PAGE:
PlaNYC is a long-term sustainability plan based on the latest climate science. This report includes ideas on how to rebuild the communities in New York City affected by Hurricane Sandy in 2012 and how to increase resilience and infrastructure of buildings city-wide in order to protect against future extreme events.
A contribution to the 2013 National Climate Assessment, this report is a summary and synthesis of the past, present, and projected future of the Southwest region’s climate. It emphasizes new information and understandings since publication of the previous national assessment in 2009.
This report provides a comprehensive overview of activities undertaken by the California Department of Transportation (Caltrans) to reduce greenhouse gas (GHG) emissions and adapt the state’s transportation system to the impacts of climate change. It also identifies opportunities for additional reductions in GHG emissions and climate adaptation activities that Caltrans may consider in the future.
The Resilience Measurement Index (RMI) was formulated to capture the fundamental aspects of resilience for critical infrastructure with respect to all hazards. The RMI methodology supports decision making related to risk management, disaster response, and maintenance of business continuity. It complements other indices that have been developed―the Protective Measures Index and the Consequences Measurement Index―and thus, in combination with other tools, allows critical infrastructure to be compared in terms of resilience, vulnerability, consequences, and ultimately risk.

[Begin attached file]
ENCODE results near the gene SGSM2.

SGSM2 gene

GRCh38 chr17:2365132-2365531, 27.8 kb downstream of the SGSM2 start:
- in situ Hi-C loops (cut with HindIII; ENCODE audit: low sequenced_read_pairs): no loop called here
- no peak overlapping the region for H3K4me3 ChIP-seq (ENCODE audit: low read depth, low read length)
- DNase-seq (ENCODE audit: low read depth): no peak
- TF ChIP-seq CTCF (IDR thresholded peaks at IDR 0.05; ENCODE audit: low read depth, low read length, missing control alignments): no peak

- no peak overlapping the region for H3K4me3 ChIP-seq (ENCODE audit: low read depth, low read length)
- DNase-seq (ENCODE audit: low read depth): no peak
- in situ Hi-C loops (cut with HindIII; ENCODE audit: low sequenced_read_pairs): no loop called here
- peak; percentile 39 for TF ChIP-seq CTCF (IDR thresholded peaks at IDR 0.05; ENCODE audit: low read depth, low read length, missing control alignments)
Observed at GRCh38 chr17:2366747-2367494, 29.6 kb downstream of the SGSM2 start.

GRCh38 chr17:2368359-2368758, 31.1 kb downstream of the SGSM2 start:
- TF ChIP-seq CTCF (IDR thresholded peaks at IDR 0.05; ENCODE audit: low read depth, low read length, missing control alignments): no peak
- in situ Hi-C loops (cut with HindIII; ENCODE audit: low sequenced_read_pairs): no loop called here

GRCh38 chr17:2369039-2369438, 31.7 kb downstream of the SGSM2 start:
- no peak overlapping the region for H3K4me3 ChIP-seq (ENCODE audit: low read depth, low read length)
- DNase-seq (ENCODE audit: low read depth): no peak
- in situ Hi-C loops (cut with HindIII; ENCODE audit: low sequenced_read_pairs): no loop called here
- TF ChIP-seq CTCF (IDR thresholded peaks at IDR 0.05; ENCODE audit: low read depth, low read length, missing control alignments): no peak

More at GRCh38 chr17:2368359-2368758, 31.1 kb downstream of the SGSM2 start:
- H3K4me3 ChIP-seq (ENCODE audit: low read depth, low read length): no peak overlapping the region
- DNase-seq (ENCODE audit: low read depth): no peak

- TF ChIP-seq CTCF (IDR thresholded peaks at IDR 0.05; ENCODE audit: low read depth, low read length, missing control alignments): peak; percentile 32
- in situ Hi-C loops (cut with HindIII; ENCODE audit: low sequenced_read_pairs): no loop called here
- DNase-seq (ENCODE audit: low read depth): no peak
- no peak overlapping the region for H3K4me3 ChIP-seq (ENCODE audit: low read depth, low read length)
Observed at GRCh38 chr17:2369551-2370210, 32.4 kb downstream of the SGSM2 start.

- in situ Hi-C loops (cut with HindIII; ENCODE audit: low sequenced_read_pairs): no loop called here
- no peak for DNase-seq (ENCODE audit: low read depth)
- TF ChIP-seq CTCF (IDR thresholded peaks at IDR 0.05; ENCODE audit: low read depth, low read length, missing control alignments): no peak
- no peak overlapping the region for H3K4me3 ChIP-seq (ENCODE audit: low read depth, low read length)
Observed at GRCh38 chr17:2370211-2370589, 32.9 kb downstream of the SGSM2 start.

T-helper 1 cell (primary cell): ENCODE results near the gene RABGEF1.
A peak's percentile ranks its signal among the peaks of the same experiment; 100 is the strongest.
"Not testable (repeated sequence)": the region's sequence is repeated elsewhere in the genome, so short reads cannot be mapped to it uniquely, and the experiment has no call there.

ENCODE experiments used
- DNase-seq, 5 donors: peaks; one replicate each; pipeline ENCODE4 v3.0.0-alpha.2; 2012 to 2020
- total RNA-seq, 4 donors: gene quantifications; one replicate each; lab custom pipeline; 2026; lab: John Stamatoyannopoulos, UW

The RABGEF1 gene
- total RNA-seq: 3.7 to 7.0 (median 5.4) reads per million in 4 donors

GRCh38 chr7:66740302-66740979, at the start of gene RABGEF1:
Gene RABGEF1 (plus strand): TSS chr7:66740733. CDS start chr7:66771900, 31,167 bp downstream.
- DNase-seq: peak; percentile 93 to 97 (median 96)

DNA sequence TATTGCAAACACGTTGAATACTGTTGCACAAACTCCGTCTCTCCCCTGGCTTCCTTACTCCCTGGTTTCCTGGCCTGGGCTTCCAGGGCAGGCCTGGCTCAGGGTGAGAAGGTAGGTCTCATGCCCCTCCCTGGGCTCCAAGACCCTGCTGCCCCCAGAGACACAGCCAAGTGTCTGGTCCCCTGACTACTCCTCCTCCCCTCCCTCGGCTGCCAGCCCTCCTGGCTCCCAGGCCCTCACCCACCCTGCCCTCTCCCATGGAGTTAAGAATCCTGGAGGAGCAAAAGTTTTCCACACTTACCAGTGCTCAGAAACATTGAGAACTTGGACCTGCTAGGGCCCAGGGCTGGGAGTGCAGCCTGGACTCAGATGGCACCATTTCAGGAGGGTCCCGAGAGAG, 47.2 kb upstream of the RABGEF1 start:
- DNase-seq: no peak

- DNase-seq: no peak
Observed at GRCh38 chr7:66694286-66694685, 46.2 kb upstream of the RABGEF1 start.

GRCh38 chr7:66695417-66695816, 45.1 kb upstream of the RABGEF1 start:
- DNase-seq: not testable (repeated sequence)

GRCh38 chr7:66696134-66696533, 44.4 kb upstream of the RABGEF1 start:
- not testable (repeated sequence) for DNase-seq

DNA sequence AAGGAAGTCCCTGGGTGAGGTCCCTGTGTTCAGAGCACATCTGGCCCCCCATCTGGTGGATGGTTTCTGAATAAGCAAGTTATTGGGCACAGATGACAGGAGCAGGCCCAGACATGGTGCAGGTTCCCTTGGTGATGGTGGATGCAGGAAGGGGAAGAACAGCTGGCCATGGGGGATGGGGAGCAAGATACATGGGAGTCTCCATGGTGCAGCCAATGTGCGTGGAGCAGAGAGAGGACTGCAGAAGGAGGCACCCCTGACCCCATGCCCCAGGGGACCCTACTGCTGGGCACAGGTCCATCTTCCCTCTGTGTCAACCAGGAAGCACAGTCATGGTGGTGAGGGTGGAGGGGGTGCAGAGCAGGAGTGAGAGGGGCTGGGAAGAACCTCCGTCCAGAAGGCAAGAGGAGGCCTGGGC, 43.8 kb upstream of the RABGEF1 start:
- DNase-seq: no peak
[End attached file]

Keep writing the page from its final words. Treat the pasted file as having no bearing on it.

This report from the Alaska Interagency Working Group describes environmental, social, and economic issues in the Arctic U.S. to address management challenges in the region.
This report summarizes the current state of knowledge on potential abrupt changes to the ocean, atmosphere, ecosystems, and high-latitude areas, and identifies key research and monitoring needs. The report calls for action to develop an abrupt change early warning system to help anticipate future abrupt changes and reduce their impacts.
These five Resource Guides facilitate access to existing climate change learning materials and support the development of complementary learning resources. The guides are compiled for selected topics of climate change for which a wealth of learning resources is available and that have been identified as important topics from a country perspective.
From the Arctic to the Everglades, impacts like rising sea levels, warmer temperatures, loss of sea ice, and changing precipitation patterns are affecting the species we care about, the services we value, and the places we call home. Federal, state, and tribal partners with input from many other diverse groups from across the nation have worked to develop a common strategy to respond to these challenges. The National Fish, Wildlife, and Plants Climate Adaptation Strategy provides a unified approach for reducing the negative impacts of climate change on fish, wildlife, plants, and the natural systems upon which they depend.
Two national workshops were convened in 2011 to assist the National Institute of Standards and Technology (NIST) with identifying critical gaps and needs in tools and metrics for assessing the resilience of the built environment. The Resilience Roundtable convened invited leaders from engineering practice and research communities and the standards development community to identify gaps in current practice, standards, and codes and the assessment and design of resilient buildings and infrastructure systems. This report—NIST Technical Note 1795—presents the technical gaps and research needs for developing standards on community resilience planning, metrics, and tools for assessing facility and community resilience.